Duration: 105 Minutes
Director: Régis Roinsard
Starring: Lambert Wilson, Alex Lawther, Olga Kurylenko, Riccardo Scamarcio
By Caz Armstrong
“The Translators” is a stylish thriller which lands somewhere been an Agatha Christie whodunit and a “Now You See Me” (2013) sleight of hand caper.
The twists and turns come thick and fast as we unravel the identity of the mysterious author Oscar Brach, and the source of the blackmail letter threatening to leak his latest manuscript and cause financial ruin.
Publisher Eric Angstrom (Lambert Wilson) brings nine translators to a remote high security manor house to translate a long awaited book – Dedalus Vol. III – from French into various other languages.
Despite having some luxuries they are subjected to very strict rules about working hours and meal times and they are not allowed to leave for months.
All contact with the outside world is also prohibited. They are searched and scanned at the door and any means of communication is confiscated. The plot of the book is such a secret that they must translate only 20 pages at a time and they never have access to the full book.
“Where the film may be lacking is around the convoluted plot, the timeline of which jumps around. Even after attempting to summarise it for myself I’m still unclear as to what exactly happened when and why.”
So when Angstrom receives a blackmail note threatening to release full sections of the book the translators turn on each other to find the culprit and a thrilling whodunit (and howdunnit) ensues.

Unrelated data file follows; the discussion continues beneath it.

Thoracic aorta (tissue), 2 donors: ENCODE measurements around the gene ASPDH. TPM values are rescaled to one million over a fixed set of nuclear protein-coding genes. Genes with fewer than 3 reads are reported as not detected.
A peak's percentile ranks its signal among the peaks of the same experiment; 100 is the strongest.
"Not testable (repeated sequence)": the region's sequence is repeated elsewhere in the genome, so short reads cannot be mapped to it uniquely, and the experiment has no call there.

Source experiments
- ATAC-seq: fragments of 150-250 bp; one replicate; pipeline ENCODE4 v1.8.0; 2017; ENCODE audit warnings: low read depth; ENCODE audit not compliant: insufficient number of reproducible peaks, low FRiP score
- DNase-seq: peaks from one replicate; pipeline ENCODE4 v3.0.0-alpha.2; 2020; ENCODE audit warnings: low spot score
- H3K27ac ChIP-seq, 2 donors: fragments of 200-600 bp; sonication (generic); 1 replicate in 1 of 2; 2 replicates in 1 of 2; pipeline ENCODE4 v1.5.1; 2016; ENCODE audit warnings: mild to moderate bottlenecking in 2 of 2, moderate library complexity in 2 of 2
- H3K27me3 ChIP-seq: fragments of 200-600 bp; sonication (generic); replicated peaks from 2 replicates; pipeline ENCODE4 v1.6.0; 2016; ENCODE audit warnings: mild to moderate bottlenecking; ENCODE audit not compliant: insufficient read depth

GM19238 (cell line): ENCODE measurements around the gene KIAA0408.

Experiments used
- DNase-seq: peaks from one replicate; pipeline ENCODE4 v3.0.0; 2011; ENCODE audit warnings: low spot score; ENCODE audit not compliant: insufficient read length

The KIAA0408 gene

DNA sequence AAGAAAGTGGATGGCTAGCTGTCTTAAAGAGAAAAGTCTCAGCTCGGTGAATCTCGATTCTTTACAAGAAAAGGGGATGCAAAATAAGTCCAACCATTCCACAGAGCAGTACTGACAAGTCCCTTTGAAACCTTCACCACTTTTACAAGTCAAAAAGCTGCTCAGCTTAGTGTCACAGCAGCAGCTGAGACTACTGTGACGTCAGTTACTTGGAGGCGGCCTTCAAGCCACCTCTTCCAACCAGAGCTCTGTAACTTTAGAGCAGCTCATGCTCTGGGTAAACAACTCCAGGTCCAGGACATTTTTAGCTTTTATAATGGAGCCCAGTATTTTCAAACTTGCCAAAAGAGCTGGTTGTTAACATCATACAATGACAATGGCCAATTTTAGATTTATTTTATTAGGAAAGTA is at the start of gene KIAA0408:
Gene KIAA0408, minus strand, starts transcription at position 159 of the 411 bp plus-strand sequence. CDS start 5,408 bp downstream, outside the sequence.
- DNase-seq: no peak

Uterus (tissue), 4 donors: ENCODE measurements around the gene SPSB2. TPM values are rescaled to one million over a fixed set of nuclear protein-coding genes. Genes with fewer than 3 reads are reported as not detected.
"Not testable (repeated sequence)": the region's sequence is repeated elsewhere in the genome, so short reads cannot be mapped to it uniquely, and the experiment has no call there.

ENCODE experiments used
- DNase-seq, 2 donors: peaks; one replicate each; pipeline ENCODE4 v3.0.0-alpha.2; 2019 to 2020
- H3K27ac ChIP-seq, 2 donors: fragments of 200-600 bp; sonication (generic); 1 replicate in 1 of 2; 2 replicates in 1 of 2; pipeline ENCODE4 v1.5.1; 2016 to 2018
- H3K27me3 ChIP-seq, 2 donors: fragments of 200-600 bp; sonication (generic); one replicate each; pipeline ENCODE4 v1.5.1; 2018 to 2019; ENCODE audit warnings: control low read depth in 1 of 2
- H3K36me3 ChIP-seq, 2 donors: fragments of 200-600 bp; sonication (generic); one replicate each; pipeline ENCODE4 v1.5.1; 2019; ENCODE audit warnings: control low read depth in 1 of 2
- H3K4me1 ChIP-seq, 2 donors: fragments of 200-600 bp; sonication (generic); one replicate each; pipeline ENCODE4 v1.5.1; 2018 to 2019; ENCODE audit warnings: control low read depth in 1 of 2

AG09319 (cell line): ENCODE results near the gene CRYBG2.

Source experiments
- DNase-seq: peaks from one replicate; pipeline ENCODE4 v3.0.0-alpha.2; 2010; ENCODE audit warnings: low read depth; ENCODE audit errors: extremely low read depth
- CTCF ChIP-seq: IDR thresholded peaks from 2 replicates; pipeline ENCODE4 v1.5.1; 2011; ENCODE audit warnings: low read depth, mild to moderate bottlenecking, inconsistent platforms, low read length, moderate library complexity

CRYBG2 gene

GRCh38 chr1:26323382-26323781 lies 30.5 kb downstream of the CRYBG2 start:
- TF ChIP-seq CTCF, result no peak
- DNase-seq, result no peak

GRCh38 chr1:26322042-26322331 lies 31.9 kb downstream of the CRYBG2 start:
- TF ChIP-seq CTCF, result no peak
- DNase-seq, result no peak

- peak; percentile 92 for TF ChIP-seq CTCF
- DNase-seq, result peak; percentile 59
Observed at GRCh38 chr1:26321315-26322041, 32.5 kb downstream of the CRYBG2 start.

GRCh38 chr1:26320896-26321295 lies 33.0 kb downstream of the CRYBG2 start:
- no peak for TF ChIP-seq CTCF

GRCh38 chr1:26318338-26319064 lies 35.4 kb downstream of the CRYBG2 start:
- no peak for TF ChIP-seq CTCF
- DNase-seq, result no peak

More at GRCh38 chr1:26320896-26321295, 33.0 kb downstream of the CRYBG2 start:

The lead character Alex Goodman is brilliantly played by Alex Lawther who is accomplished at playing young, unhinged and on edge. His French is also impressive (to someone who doesn’t speak French). At the very least he had a huge number of lines to learn in another language and it brought to mind Alicia Vikander’s Japanese monologues in “Earthquake Bird” (2019).
“It’s a joy to see the exchange of languages and a love of words being such a focus on screen. It makes for a multicultural thriller about meaning and linguistics.”
The other characters all have very different personalities and styles, giving the film a theatrical caricatured feel. There’s a young one, a motherly one, a shaved-head-leather-jacket-woman one, a muscled one etc.
Despite their differences it can be a little hard to keep track of the sheer number of characters. As much as this fits with the “keep the audience marginally confused” aspect of a convoluted whodunit it might be a step too far for some.
The linguistic element of the film is particularly interesting. They all speak French so much of the film was subtitled into English. But they also all speak at least one other language, sometimes multiple ones. In one particular crescendo scene these languages all tie together and translations and obfuscations tumble together as they attempt to pass information between them without tipping off the bad guys.
It’s a joy to see the exchange of languages and a love of words being such a focus on screen. It makes for a multicultural thriller about meaning and linguistics as well as the usual mystery and blackmail tropes.
Where the film may be lacking is around the convoluted plot, the timeline of which jumps around. Even after attempting to summarise it for myself I’m still unclear as to what exactly happened when and why. But the film doesn’t suffer irreparably from these shifting plot cornerstones and as long as you’re not a stickler for this kind of thing you should still enjoy the ride.
There are certainly enough twists, turns and reveals to keep it an exciting thriller and Alex Lawther holds the whole thing together incredibly well.